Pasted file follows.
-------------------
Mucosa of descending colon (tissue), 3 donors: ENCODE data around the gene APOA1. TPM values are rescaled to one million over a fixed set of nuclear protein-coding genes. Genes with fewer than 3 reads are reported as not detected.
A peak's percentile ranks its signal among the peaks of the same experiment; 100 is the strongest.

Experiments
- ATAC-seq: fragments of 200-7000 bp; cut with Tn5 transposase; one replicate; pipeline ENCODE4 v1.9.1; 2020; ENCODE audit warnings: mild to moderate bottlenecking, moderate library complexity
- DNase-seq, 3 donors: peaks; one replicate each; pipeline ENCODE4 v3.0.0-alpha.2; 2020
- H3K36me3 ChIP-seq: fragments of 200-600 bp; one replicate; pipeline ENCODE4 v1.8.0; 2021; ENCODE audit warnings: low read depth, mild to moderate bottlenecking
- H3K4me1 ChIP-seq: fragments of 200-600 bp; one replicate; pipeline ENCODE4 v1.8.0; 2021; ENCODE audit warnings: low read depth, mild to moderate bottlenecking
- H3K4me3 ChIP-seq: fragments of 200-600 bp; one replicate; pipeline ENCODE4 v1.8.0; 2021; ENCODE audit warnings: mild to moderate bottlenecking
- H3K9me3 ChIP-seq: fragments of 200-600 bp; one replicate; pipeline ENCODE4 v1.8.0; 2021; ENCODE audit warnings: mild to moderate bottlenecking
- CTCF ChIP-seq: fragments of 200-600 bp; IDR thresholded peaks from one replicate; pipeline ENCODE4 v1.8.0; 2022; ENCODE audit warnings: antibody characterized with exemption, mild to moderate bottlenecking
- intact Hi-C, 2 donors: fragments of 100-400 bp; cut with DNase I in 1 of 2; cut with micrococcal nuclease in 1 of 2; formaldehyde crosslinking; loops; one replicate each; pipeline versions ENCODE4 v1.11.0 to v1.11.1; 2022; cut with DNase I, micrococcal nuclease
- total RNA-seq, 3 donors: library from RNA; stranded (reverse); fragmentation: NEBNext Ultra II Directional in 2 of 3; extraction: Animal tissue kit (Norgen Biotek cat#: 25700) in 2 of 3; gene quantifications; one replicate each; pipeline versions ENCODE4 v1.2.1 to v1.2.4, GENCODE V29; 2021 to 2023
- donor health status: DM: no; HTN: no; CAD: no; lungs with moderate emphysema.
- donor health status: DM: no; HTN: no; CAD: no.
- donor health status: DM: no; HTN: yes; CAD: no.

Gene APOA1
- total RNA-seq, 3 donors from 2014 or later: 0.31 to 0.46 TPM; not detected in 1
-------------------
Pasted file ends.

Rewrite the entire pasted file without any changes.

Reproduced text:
Mucosa of descending colon (tissue), 3 donors: ENCODE data around the gene APOA1. TPM values are rescaled to one million over a fixed set of nuclear protein-coding genes. Genes with fewer than 3 reads are reported as not detected.
A peak's percentile ranks its signal among the peaks of the same experiment; 100 is the strongest.

Experiments
- ATAC-seq: fragments of 200-7000 bp; cut with Tn5 transposase; one replicate; pipeline ENCODE4 v1.9.1; 2020; ENCODE audit warnings: mild to moderate bottlenecking, moderate library complexity
- DNase-seq, 3 donors: peaks; one replicate each; pipeline ENCODE4 v3.0.0-alpha.2; 2020
- H3K36me3 ChIP-seq: fragments of 200-600 bp; one replicate; pipeline ENCODE4 v1.8.0; 2021; ENCODE audit warnings: low read depth, mild to moderate bottlenecking
- H3K4me1 ChIP-seq: fragments of 200-600 bp; one replicate; pipeline ENCODE4 v1.8.0; 2021; ENCODE audit warnings: low read depth, mild to moderate bottlenecking
- H3K4me3 ChIP-seq: fragments of 200-600 bp; one replicate; pipeline ENCODE4 v1.8.0; 2021; ENCODE audit warnings: mild to moderate bottlenecking
- H3K9me3 ChIP-seq: fragments of 200-600 bp; one replicate; pipeline ENCODE4 v1.8.0; 2021; ENCODE audit warnings: mild to moderate bottlenecking
- CTCF ChIP-seq: fragments of 200-600 bp; IDR thresholded peaks from one replicate; pipeline ENCODE4 v1.8.0; 2022; ENCODE audit warnings: antibody characterized with exemption, mild to moderate bottlenecking
- intact Hi-C, 2 donors: fragments of 100-400 bp; cut with DNase I in 1 of 2; cut with micrococcal nuclease in 1 of 2; formaldehyde crosslinking; loops; one replicate each; pipeline versions ENCODE4 v1.11.0 to v1.11.1; 2022; cut with DNase I, micrococcal nuclease
- total RNA-seq, 3 donors: library from RNA; stranded (reverse); fragmentation: NEBNext Ultra II Directional in 2 of 3; extraction: Animal tissue kit (Norgen Biotek cat#: 25700) in 2 of 3; gene quantifications; one replicate each; pipeline versions ENCODE4 v1.2.1 to v1.2.4, GENCODE V29; 2021 to 2023
- donor health status: DM: no; HTN: no; CAD: no; lungs with moderate emphysema.
- donor health status: DM: no; HTN: no; CAD: no.
- donor health status: DM: no; HTN: yes; CAD: no.

Gene APOA1
- total RNA-seq, 3 donors from 2014 or later: 0.31 to 0.46 TPM; not detected in 1